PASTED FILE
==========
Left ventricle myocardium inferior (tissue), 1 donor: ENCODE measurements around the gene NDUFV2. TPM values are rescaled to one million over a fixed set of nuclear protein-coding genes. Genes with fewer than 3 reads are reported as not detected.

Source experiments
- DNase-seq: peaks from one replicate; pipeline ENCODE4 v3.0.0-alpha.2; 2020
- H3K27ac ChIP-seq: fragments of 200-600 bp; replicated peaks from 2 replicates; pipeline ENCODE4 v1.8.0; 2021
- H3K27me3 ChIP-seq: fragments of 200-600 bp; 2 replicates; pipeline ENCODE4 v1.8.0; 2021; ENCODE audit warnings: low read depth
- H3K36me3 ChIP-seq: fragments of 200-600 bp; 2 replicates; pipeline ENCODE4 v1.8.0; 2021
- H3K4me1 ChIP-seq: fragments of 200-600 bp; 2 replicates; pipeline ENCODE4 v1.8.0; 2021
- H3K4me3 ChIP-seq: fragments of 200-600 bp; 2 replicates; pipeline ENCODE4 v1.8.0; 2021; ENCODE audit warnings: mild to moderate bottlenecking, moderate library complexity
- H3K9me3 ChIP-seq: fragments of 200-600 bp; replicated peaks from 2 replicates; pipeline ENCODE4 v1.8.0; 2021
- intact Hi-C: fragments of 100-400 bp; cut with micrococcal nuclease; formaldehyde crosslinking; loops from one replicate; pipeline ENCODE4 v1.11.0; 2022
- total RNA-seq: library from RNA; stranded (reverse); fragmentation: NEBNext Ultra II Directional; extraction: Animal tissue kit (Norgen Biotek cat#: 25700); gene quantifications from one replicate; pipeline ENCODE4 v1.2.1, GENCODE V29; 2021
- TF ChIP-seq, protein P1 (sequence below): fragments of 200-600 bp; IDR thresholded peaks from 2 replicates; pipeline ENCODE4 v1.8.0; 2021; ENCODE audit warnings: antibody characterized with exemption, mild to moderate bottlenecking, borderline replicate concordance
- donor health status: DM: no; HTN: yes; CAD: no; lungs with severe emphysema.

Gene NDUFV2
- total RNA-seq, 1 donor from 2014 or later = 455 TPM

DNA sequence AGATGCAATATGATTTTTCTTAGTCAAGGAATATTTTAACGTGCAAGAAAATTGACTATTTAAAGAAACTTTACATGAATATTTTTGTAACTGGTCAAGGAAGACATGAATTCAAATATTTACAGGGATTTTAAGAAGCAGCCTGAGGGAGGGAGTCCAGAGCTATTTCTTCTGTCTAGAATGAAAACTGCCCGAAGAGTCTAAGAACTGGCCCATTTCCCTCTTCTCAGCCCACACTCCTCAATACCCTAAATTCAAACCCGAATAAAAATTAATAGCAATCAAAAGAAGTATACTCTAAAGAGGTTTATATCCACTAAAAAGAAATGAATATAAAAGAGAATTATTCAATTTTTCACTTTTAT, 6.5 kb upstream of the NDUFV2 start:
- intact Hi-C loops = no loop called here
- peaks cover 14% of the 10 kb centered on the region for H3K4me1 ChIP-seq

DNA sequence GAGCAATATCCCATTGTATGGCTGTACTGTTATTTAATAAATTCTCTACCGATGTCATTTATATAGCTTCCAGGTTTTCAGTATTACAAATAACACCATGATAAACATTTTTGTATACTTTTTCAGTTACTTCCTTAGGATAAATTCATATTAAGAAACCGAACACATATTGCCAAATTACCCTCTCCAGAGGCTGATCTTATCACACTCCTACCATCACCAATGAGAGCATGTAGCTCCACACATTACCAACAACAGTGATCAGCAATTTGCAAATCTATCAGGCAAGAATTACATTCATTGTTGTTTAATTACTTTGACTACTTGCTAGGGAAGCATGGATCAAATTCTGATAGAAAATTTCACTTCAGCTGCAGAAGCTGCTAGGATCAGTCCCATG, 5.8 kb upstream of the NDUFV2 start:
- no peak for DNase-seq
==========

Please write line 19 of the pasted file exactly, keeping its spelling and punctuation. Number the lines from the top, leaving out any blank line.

DNA sequence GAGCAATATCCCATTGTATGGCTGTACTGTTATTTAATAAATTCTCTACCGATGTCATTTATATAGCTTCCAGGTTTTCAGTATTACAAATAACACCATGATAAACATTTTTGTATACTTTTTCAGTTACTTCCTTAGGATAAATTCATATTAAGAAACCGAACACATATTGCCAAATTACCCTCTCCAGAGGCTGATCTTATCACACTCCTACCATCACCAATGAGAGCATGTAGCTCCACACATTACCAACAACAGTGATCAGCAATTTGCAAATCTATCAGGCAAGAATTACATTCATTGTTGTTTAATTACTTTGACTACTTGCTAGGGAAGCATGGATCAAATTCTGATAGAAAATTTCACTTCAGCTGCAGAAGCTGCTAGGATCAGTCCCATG, 5.8 kb upstream of the NDUFV2 start: